- September 11, 2001 19 members of al-Qaeda hijacked four commercial airliners, intentionally crashing two of them into The World Trade Centers in New York City, and one into the Pentagon in Arlington, Virginia. The fourth plane's intended target was either the White House or Capitol Building, but passengers aboard the plane resisted the initiatives of the hijackers and crashed the plane into a field in Pennsylvania. 2,997 people from 90 different countries died.
- December 13, 2001 attacks, Terrorist attack on Indian Parliament, terrorists storm the Indian Parliament Building in New Delhi and kill six police officers.
- October 12, 2002 Bali terrorist bombings kill 202 people.
- March 11, 2004 terrorist attacks shake several train stations on Spain's capital Madrid, killing 191 people and injuring 1,247.
- 7 July 2005 London bombings, Suicide terrorist attacks shake London transport system killing 52 people and injuring 700.
- 29 October 2005 Delhi bombings, terrorists attack various markets in New Delhi, killing 61 people and injuring 188 more, right before the start of the festival season in India.
- July 11, 2006 six bombs explode in train stations in Mumbai, killing 190.
- November 2008 Mumbai attacks, a series of ten coordinated terrorist attacks across Mumbai, India, killing 195 people and injuring 290 more.
Civil Unrest[edit | edit source]
- 2001 riots in Argentina
- 2005 civil unrest in France
- 2005 Cronulla riots
- 2006 Muhammad cartoons controversy
- 2007 Danish riots
- 2007 Bronze Soldier riots in Estonia
- 2007 Burmese anti-government protests
- 2007 Georgian demonstrations
- 2008 Tibetan unrest
- 2008 Greek riots
- 2009 Moldova civil unrest
- 2009 Riga riot
- 2009 Iranian election protests
- 2009 Tamil diaspora protests
Natural disasters[edit | edit source]
- 2001 Gujarat Earthquake - An earthquake in Gujarat,India on January 26, 2001 killed approximately 20,000.
- 2001 El Salvador Earthquake - 7.9 earthquake in El Salvador shook the whole country Jan. 13 2001 causing a major devastating landslide, hundred dead, thousands injured and many homeless. A month later Feb. 13 2001 the country suffered a second earthquake - 6.7
- 2003 European heat wave - Approximately 30,000 people were killed across Europe in a summer long heat wave.
- 2003 Bam earthquake - An earthquake in Bam, Iran on December 27, 2003 killed more than 26,000.
- 2004 Hurricane Jeanne - Over 3,000 people are killed by Hurricane Jeanne in Haiti in September 2004.
- 2004 Asian Tsunami - On December 26, 2004, a massive undersea earthquake resulted in a massive tsunami striking southeast Asia killing approximately 230,000.
- 2005 Hurricane Katrina - The hurricane killed 1,836 in southeast Louisiana and Mississippi (mostly in New Orleans). A significant portion of the city, most of which sits below sea level, was submerged.
- 2005 Kashmir earthquake An earthquake in Kashmir on October 8, 2005, killed at least 74,500 in India and Pakistan
- 2008 Cyclone Nagris - lead to catastrophic storm surge, leading to a death toll in excess of 100,000 and making millions homeless.
- 2008 Sichuan earthquake - An earthquake in Sichuan, China killed 68,712, 17,921 missing.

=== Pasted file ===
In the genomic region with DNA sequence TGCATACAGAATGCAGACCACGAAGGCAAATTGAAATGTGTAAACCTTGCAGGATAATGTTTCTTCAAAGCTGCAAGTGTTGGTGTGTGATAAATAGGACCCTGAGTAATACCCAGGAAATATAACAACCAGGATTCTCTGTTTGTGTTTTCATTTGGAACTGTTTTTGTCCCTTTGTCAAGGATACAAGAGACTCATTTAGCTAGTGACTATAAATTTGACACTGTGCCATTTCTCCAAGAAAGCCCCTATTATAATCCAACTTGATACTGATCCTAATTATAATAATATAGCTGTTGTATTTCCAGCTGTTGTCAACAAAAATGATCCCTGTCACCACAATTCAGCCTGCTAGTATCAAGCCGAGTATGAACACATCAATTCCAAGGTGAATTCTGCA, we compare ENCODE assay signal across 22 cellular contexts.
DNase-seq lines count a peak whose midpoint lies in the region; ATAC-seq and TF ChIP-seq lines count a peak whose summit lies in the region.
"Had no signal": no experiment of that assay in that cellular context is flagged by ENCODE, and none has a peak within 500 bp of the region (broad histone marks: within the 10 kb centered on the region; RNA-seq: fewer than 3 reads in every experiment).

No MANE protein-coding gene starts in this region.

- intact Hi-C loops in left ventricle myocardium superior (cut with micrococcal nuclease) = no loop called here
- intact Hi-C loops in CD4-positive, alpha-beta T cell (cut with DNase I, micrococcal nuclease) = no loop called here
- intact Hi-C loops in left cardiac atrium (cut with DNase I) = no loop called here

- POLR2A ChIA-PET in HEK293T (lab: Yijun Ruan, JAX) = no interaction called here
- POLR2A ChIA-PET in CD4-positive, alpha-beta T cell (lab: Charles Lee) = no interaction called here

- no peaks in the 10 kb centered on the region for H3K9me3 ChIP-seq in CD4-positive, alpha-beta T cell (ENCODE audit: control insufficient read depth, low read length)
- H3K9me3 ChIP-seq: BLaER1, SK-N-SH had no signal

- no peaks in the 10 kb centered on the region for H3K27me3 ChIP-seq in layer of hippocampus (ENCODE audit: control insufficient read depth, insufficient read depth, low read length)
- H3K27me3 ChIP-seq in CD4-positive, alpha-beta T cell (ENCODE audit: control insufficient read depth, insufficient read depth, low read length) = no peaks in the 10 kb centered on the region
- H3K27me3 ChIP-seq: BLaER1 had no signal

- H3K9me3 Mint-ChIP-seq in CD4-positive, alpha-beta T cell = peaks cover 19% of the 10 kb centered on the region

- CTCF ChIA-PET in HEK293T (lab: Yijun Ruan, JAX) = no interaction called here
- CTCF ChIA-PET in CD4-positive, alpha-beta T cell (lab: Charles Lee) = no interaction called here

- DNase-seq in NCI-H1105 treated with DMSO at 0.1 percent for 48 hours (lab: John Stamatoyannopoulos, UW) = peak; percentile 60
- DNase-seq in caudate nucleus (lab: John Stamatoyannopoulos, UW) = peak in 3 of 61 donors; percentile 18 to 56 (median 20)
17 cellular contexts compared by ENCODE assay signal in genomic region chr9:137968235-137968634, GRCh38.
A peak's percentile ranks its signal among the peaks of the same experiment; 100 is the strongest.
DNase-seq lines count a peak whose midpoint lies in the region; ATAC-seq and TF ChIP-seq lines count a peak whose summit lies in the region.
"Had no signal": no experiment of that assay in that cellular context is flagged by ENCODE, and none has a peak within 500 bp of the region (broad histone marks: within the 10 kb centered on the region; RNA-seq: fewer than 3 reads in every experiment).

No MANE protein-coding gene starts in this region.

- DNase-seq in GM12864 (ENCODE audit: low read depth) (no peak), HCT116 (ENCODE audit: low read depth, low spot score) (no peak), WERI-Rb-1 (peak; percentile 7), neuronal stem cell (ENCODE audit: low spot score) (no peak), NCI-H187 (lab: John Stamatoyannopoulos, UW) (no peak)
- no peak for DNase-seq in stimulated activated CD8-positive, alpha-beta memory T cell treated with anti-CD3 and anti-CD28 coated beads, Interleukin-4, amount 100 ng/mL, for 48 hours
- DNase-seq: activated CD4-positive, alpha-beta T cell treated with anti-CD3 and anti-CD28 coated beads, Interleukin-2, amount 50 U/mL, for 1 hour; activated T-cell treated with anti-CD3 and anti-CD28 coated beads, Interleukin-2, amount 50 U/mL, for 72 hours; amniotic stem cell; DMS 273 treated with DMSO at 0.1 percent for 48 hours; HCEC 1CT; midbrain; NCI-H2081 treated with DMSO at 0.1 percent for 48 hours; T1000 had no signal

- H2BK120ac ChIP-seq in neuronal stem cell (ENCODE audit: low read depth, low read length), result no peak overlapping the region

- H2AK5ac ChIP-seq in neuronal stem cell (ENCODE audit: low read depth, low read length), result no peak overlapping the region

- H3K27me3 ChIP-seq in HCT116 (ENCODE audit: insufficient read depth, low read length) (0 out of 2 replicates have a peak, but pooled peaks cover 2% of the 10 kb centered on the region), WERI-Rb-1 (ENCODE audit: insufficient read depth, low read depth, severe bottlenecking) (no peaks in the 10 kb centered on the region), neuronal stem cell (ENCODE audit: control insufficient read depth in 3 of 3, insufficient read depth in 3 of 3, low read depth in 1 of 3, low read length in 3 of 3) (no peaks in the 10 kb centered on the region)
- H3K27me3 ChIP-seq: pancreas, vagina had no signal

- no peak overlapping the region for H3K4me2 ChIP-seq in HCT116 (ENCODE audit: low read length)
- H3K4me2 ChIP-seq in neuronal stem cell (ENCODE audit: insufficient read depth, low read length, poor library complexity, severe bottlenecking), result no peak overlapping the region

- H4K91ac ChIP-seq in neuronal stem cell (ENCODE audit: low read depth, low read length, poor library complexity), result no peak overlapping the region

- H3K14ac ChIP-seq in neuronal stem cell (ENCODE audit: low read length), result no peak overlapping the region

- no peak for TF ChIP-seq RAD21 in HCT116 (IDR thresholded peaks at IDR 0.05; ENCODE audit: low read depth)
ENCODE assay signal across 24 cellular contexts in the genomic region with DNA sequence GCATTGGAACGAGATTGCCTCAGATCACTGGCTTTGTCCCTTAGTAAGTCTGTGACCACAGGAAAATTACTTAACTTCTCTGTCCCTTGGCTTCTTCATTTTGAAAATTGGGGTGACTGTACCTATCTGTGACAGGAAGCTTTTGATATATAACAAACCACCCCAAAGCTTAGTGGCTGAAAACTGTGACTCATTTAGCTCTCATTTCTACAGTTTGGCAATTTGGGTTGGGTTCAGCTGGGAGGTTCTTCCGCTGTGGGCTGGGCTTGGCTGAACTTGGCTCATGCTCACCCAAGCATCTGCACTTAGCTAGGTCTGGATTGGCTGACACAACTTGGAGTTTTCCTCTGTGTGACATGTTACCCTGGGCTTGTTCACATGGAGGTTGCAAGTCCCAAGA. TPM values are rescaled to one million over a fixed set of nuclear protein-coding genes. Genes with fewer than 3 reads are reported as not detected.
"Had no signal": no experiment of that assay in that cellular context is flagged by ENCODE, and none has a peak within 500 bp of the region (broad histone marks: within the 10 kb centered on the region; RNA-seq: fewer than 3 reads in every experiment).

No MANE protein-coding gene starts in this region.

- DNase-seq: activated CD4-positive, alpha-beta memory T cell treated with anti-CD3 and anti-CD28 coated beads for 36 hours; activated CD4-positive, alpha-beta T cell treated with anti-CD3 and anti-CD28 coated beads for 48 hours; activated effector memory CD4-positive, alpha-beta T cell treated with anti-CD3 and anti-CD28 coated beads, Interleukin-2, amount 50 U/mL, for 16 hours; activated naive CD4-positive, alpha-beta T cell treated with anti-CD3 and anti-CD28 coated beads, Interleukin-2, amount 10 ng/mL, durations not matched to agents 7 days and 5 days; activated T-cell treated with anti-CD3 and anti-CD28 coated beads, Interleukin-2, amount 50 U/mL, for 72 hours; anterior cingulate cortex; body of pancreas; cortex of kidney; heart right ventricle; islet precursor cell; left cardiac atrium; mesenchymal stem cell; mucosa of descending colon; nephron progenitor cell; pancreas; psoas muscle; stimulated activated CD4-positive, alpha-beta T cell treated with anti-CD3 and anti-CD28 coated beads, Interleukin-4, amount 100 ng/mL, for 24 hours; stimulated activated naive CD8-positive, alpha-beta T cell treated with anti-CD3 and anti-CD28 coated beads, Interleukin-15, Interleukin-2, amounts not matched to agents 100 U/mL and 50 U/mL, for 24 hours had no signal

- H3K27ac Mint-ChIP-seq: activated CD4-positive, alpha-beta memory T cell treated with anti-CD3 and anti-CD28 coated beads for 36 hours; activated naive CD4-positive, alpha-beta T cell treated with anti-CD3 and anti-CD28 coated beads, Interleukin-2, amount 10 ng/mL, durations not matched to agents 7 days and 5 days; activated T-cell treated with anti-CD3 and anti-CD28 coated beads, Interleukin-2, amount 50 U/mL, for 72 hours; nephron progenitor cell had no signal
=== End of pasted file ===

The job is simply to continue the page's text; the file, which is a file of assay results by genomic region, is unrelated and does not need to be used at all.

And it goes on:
- 2009 L'Aquila earthquake - A 6.3 magnitude earthquake strikes near L'Aquila (Italy) in April 2009, one of the worst in Italian history.
- 2009 flu pandemic - A worldwide outbreak of Influenza A virus subtype H1N1 spread around the world forming a pandemic by June 2009.
- 2010 Haiti earthquake - At least 230,000 are killed in Haiti after a massive earthquake on January 12, 2010. As of late February 2010, the death toll is expected to rise. Three million people were made homeless.
- 2010 Chile earthquake - A massive earthquake, magnitude 8.8, strikes the central Chilean coast on February 27, 2010.
- 2010 Yushu earthquake - A large 6.9 magnitude earthquake struck the Yushu region of China in Qinghai near Tibet, on April 14, 2010, killing over 2200 people.
- 2010 eruption of Eyjafjallajökull - A massive ash cloud is formed by the eruption of the Icelandic volcano Eyjafjallajökull, on April 14, 2010 grounding flights across northwest Europe. Scientists began recording volcanic activity there in 2009 which increased through March 2010 culminating in the second phase eruption in April.
- 2010 Pakistan floods - Began in July 2010 after record heavy monsoon rains. The Khyber Pakhtunkhwa province of Pakistan was worst affected. At least 1,600 people were killed, thousands were rendered homeless, and more than thirteen million people were affected. Estimates from rescue service officials suggest the death toll may reach 3,000 victims.
Man made disasters[edit | edit source]
- On July 25, 2000, Air France Flight 4590, a Concorde aircraft, crashes into a hotel in Gonesse just after takeoff from Paris, killing all 109 aboard and 4 in the hotel.
- On August 1, 2000, the Russian submarine K-141 Kursk sinks in the Barents Sea, killing all 118 men on board.
- On July 27, 2002, a Sukhoi Su-27 fighter crashes at an air show in Ukraine, killing 85 and injuring more than 100, making it the worst air show disaster in history.
- On February 1, 2003, at the conclusion of the STS-107 mission, the Space Shuttle Columbia disintegrates during reentry over Texas, killing all seven astronauts onboard.